The Trial Chamber did not state any legal basis for adopting this procedure other than pointing to its practice in a handful of states, and the need for justice for the victims. And the Chamber is in fact right. To some extent, the alternative finding procedure may satisfy the victim’s right to truth. They will be able to tell their story and the court could reach a determination. However, a fundamental query arises: Can the truth genuinely be ascertained within a framework where a defendant’s fair trial rights are readily set aside by the court? A scenario where the defendant is neither physically present nor capable of comprehending the ongoing proceedings. Imposing an unjust trial upon Kabuga solely because he eluded justice since 1998 starkly clashes with the foundational purpose of the IRMCT and the broader principles of international justice.

Further, we must determine how far we are willing to go in pursuit of the victims’ right to truth. Given its modalities and the readily discarded rights of the defendant, the alternative finding procedure could conceivably be applied in cases where the defendant has not been arrested or even after a defendant is dead. If the presence of an accused person is not required, nor is the accused person required to be able to understand or contribute to the proceedings or to instruct counsel, there is no reason why such a system cannot be deployed to try defendants in absentia. Such an application fundamentally contradicts the established notions of a fair trial and the profound implications it carries for international justice.

The timely intervention of the Appeal’s Chamber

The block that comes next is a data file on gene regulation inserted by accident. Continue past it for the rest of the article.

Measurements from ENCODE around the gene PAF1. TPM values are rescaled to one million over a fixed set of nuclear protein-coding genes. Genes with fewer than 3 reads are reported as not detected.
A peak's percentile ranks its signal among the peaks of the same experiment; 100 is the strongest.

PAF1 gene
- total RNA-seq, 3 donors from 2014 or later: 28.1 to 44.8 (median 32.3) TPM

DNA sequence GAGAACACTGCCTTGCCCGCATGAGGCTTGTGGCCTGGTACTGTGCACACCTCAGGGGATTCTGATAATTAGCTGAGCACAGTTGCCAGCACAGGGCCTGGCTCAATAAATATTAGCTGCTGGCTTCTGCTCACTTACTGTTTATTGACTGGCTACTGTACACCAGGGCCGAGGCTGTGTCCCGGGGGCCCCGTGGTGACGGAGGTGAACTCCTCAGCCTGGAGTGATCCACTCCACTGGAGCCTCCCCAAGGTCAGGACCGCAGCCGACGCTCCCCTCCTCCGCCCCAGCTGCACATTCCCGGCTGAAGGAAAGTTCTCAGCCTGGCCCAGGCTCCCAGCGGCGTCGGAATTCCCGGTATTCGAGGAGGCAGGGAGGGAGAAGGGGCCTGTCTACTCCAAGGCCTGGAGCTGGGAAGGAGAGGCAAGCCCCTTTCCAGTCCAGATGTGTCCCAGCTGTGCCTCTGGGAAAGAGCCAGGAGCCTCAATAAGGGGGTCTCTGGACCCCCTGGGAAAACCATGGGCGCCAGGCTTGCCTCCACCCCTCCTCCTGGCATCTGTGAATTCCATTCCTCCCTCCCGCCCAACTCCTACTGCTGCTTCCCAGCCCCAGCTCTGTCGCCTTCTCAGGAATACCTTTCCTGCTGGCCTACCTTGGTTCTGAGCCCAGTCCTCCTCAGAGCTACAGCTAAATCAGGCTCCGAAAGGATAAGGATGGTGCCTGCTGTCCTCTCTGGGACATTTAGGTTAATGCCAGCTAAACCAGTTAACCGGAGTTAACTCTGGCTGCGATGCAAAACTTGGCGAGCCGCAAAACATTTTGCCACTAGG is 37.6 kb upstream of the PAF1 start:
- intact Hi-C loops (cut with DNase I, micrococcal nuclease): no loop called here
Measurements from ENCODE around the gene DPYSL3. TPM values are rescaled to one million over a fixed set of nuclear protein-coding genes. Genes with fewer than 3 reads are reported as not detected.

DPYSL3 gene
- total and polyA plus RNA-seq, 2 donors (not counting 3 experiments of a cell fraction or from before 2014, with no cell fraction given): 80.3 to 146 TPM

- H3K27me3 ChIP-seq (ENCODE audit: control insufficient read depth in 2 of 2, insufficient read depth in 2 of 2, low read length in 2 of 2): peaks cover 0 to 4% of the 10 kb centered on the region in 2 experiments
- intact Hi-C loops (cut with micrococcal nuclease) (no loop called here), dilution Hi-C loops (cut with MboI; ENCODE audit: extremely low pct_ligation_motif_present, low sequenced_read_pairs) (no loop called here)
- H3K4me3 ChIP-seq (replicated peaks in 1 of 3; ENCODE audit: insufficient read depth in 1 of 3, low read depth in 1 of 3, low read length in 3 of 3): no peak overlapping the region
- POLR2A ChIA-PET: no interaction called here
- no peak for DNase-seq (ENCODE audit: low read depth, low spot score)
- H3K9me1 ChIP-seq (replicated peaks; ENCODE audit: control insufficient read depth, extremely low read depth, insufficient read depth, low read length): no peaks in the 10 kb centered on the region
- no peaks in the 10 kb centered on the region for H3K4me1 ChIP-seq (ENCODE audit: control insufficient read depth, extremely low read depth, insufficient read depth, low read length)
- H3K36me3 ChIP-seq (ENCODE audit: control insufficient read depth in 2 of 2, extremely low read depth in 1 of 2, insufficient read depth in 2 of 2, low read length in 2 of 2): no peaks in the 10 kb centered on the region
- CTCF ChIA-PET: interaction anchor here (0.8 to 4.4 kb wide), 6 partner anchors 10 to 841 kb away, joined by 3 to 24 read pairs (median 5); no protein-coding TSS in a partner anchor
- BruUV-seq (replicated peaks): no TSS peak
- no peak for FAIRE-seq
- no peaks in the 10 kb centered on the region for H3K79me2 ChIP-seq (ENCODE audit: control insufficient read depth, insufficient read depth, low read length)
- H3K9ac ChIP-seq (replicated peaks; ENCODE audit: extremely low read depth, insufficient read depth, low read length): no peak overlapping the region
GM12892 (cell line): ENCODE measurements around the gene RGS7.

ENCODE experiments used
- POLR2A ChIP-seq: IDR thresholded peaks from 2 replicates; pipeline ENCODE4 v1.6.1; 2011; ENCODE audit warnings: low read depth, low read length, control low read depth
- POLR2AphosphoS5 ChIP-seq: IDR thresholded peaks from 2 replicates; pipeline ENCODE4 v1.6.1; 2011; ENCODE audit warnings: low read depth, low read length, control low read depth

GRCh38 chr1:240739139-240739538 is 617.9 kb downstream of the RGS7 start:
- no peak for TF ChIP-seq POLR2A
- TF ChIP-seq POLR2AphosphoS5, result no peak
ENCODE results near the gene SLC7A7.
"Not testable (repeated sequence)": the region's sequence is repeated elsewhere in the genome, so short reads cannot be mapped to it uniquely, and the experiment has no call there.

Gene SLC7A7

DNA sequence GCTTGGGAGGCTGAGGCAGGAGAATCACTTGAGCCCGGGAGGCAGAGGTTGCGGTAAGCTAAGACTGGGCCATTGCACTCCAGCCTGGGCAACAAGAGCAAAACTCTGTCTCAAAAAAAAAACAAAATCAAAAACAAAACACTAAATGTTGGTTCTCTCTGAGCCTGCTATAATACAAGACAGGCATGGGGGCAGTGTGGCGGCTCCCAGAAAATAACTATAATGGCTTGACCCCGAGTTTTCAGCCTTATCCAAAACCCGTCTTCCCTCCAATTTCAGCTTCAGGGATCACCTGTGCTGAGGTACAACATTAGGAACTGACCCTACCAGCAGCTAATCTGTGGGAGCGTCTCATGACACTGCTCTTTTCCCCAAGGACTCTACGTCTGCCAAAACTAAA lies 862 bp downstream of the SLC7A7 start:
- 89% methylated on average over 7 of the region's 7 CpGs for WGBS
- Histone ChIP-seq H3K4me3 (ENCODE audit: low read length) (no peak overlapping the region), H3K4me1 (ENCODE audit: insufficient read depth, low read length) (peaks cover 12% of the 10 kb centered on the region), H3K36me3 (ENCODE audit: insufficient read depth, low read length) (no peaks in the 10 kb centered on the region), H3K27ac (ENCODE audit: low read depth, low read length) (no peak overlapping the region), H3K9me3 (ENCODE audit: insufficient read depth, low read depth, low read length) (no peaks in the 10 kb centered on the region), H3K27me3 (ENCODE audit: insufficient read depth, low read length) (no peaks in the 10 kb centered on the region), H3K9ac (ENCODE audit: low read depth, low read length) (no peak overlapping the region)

Fortunately, the Appeals Chamber’s decision effectively shut down the proposed implementation of the alternative finding procedure and instead directed the Trial Chamber to order a stay of proceeding in line with existing precedents. The Appeals Chamber’s rationale was rooted in the absence of any legal basis within the IRMCT statute or rules that would authorize the Trial Chamber to create such a procedure. Emphasizing the importance of the right to be tried in one’s presence, in para. 64 of its decision, the Appeals Chamber underscored this right as an “indispensable cornerstone of justice”. The Chamber further noted in para. 65 that “to continue a trial against an unfit accused is to deny him or her the statutory guarantee to be tried in his or her presence.”

The Appeals Chamber also observed that the alternative finding procedure would likely violate other rights ordinarily exercisable by a defendant. For instance, Kabuga would not be protected by non bis in idem rule which only protects persons who have undergone a comprehensive trial by the mechanism. Also, Kabuga will be denied the right to appeal any finding of culpability, given that a defendant’s right to appeal only arises if convicted, and an alternative finding procedure will fall short of that.

Further, the Appeals Chamber found that conducting a trial where a defendant would not be convicted even after determination of culpability for offences, is inconsistent with the mechanism’s rules and its objectives. Finally, the Appeals Chamber asserts that the statute only authorizes the mechanism to conduct trial, appellate, and review proceedings. In para. 74 of the decision, the Appeals Chamber held that an indefinite stay of proceedings is “consistent with prior practice and strikes the appropriate balance between upholding the statutory guarantees afforded to all accused before the Mechanism and ensuring that an accused, who is allegedly responsible for some of the most egregious crimes and who has evaded justice for over two decades, remains under the Mechanism’s jurisdiction”